It’s a neat company that’s trying to change the world through coffee with a motto of “Love Locally, Love Globally.”  Since actions speak louder than words, they include special needs adults in their packaging operations, successfully funded a KickStarter to create “Care Cups,” and work directly with farmers to pay them above fair-trade wages.

Bald Bean Coffee

Bald Bean is a family-owned coffee roaster committed to high quality coffee and social awareness. Their beans are fair-trade and proceeds from every sale go to help children with cancer and their families. The idea for Bald Bean began when Harrison McKinion was diagnosed with leukemia at age 10. Chloe Mathias, a little girl Harrison’s age, gave up her birthday and asked friends and family to support Harrison’s cancer treatment fund. From there, the McKinion family and the Mathias family teamed up to start Bald Bean Coffee.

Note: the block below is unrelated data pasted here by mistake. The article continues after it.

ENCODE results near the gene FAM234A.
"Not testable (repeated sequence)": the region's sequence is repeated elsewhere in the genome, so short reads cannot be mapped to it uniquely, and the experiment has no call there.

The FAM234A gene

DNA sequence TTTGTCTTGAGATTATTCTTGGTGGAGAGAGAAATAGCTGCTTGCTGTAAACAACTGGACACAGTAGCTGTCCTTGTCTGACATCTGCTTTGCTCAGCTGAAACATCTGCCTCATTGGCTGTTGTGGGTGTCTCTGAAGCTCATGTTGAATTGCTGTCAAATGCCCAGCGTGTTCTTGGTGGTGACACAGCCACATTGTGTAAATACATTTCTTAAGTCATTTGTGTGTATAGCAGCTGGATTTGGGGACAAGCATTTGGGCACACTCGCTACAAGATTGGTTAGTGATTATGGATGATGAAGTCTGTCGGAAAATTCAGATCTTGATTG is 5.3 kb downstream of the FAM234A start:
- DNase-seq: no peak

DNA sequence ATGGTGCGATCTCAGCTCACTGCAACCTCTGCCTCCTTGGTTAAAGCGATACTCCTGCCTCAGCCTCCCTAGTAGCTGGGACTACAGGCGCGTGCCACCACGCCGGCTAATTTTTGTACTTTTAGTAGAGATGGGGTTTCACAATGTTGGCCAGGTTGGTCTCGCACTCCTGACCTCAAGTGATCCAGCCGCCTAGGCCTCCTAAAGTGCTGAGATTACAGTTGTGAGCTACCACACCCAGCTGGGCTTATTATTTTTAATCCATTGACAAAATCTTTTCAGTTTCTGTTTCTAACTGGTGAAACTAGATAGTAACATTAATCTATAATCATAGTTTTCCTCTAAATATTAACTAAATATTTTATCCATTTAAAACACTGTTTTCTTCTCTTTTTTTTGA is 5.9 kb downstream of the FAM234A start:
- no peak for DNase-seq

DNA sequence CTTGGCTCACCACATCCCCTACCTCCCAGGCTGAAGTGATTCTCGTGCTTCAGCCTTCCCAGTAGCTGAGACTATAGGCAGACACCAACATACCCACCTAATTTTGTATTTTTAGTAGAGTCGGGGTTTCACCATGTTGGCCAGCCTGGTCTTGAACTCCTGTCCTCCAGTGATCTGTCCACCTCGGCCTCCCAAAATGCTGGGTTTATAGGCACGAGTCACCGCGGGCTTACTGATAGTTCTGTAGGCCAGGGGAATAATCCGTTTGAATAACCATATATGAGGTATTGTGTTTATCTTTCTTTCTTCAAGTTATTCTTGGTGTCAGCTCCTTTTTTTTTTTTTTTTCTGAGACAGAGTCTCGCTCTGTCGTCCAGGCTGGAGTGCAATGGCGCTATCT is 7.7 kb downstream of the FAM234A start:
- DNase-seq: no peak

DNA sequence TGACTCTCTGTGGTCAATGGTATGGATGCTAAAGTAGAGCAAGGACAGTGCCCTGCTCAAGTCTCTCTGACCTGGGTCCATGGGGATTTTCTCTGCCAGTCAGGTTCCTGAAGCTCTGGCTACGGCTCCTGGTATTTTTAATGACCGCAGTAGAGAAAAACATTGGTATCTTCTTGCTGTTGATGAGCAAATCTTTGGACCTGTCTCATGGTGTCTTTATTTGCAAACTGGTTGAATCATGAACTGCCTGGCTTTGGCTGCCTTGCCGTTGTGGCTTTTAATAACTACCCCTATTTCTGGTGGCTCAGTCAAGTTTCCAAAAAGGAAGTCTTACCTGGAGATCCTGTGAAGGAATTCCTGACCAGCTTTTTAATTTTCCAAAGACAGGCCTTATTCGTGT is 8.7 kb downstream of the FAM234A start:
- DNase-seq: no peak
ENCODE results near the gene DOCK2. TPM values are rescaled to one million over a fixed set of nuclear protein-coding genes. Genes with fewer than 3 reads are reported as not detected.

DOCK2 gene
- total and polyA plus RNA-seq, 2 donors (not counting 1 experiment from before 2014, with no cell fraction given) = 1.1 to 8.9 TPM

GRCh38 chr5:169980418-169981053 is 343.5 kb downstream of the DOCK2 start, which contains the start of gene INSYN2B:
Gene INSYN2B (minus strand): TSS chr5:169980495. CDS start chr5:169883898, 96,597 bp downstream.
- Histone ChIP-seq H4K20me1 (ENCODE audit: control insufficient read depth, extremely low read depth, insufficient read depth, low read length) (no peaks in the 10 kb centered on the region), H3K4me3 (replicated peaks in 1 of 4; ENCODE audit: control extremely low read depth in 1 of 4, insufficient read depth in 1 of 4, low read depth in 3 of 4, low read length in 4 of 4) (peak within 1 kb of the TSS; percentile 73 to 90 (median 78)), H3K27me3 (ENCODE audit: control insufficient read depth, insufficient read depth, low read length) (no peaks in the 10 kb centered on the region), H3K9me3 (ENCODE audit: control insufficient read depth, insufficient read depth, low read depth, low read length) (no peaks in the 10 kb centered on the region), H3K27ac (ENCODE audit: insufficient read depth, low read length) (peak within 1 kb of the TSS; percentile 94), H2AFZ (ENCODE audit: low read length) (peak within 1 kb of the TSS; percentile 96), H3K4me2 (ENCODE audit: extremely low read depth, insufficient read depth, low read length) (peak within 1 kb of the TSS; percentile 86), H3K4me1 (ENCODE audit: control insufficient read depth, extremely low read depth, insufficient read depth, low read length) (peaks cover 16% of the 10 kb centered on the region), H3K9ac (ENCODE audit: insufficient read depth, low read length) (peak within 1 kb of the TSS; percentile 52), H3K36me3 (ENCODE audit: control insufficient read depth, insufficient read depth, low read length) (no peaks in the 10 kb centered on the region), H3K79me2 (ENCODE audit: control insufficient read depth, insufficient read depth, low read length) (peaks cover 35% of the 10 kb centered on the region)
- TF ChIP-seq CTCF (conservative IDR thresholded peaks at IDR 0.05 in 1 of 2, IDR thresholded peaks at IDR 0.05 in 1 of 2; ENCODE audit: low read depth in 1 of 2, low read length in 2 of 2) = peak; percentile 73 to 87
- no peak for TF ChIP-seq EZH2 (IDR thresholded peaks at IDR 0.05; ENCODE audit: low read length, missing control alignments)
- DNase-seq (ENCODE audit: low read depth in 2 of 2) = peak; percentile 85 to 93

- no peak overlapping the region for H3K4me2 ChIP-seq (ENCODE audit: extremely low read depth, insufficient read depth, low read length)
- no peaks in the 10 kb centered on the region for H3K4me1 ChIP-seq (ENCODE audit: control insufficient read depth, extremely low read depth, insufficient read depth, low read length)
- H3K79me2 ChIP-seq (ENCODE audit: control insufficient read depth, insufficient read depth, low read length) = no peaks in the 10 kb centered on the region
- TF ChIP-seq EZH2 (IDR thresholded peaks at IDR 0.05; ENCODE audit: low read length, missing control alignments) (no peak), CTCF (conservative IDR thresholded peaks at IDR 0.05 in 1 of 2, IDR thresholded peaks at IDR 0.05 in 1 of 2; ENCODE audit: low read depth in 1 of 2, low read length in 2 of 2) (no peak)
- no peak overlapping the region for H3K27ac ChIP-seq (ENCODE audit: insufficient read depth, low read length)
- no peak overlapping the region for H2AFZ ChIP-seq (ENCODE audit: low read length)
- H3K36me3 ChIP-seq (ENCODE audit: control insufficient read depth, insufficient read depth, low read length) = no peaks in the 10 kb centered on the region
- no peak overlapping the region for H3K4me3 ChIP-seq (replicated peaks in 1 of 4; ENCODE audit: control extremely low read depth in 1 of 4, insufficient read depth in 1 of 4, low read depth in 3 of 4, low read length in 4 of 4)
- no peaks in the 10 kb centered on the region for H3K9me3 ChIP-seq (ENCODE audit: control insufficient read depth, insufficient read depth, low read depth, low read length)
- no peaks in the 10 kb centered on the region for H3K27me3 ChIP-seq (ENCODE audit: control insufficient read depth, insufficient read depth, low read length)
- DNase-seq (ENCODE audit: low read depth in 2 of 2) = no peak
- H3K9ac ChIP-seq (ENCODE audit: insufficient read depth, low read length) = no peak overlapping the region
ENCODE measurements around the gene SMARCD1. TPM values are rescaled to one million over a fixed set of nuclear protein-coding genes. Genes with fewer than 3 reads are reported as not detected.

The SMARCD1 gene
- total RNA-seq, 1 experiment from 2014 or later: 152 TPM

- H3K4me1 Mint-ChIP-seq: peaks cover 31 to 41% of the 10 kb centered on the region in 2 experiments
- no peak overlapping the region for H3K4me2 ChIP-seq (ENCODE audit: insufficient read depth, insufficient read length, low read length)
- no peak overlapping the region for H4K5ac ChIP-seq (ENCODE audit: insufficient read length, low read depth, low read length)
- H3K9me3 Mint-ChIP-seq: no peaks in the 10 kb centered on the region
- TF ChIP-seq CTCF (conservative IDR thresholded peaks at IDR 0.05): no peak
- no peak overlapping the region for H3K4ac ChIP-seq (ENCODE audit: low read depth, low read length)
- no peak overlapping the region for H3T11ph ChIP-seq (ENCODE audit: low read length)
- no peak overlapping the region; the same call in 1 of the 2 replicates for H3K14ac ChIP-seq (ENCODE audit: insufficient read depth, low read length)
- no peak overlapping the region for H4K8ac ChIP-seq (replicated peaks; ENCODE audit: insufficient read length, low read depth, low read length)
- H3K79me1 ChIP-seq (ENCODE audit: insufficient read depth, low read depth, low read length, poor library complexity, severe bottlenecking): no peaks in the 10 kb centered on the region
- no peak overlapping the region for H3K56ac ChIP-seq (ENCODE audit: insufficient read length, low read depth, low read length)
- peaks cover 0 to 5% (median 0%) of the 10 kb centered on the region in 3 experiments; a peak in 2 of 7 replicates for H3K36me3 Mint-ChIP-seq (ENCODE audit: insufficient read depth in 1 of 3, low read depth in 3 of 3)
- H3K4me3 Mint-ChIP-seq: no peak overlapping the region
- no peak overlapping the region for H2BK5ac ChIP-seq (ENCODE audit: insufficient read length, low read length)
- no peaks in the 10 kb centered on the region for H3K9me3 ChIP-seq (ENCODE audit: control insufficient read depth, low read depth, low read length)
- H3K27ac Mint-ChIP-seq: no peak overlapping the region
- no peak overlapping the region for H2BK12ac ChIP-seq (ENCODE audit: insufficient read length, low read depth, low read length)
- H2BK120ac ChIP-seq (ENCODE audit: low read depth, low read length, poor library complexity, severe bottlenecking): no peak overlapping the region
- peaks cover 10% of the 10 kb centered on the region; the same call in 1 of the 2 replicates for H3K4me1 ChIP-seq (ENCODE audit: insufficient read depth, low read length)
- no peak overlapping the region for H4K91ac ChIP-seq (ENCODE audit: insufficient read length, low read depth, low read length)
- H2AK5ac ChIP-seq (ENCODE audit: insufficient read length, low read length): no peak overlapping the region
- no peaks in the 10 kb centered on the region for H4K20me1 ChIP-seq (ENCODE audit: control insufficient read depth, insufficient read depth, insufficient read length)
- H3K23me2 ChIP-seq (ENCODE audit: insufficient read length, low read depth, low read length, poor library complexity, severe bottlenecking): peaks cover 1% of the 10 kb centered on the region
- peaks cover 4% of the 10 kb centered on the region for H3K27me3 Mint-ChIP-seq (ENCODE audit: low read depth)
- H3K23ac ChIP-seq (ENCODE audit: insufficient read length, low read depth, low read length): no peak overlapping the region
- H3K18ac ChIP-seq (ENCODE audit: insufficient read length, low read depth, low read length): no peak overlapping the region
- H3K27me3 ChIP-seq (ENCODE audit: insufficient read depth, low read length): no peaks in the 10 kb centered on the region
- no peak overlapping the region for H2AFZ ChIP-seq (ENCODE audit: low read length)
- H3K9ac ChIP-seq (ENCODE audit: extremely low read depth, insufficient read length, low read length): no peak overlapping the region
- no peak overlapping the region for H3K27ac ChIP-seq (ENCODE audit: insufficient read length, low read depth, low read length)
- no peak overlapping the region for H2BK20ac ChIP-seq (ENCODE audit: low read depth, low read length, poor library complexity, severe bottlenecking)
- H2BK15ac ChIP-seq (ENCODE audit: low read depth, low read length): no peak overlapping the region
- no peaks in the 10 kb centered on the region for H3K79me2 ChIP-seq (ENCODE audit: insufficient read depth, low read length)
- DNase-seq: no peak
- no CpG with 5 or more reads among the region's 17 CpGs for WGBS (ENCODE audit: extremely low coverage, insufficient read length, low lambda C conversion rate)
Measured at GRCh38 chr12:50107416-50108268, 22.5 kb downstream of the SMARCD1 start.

We’re so happy to support companies that are helping others, and to give our subscribers the same opportunity. As you all have seen, it seems to be a common theme with our roasters that they’re supporting a social cause while practicing their craft.

Beans Boro

What started out as a small idea to roast great coffee turned into an amazing coffee sho in Greensboro, NC. In 2009, Performance Coffee Roasters was born with the sole goal of providing great freshly roasted coffees to everyone. Fast forward 3 years later, and a name change to what is now Beans Boro. They have continued to source the highest quality of coffees we can find. You can even come in the shop and watch them roast right in front of you.